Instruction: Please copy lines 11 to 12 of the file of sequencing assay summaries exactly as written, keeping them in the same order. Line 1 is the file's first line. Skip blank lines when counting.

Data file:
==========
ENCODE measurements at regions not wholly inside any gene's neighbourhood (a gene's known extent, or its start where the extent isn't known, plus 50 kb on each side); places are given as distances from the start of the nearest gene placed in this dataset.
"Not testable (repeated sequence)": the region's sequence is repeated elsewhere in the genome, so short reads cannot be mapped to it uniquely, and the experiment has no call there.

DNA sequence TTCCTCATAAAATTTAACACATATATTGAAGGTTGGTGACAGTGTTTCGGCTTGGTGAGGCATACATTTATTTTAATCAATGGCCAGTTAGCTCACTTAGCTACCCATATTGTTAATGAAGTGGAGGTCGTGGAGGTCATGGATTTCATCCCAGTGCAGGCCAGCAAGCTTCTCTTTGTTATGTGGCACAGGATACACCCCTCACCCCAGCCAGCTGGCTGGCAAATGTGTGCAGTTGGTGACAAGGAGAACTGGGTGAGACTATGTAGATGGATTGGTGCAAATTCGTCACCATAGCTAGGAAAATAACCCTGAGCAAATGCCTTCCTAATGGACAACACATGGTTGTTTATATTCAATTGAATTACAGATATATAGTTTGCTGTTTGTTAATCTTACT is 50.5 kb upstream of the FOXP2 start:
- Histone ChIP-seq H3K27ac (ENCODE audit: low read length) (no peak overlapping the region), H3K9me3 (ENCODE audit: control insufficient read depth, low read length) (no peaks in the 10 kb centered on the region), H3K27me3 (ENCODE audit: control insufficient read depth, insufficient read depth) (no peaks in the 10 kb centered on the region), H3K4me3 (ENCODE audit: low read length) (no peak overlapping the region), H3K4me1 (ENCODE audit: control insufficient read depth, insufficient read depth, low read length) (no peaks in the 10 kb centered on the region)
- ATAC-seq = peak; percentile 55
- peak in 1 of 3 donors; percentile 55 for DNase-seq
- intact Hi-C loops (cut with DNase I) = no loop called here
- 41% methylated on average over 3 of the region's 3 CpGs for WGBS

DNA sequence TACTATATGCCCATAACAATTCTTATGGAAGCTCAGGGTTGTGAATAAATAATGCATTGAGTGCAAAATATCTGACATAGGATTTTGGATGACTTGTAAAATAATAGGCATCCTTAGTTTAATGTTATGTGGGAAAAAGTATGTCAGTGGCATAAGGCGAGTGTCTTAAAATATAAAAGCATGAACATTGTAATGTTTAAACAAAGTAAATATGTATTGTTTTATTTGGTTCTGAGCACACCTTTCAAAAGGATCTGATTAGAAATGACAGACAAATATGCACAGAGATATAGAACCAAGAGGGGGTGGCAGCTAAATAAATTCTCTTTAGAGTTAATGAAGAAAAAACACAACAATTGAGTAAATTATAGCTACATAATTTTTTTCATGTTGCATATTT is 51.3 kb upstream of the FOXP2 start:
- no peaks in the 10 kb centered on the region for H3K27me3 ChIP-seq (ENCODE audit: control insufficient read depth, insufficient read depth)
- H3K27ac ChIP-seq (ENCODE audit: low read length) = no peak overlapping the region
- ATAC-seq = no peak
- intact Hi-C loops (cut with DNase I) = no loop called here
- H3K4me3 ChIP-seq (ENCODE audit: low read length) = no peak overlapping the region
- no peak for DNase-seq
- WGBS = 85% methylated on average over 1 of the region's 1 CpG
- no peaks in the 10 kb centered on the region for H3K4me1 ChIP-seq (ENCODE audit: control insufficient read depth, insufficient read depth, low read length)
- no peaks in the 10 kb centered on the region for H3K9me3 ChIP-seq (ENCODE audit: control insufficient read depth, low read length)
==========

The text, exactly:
- H3K27ac ChIP-seq (ENCODE audit: low read length) = no peak overlapping the region
- ATAC-seq = no peak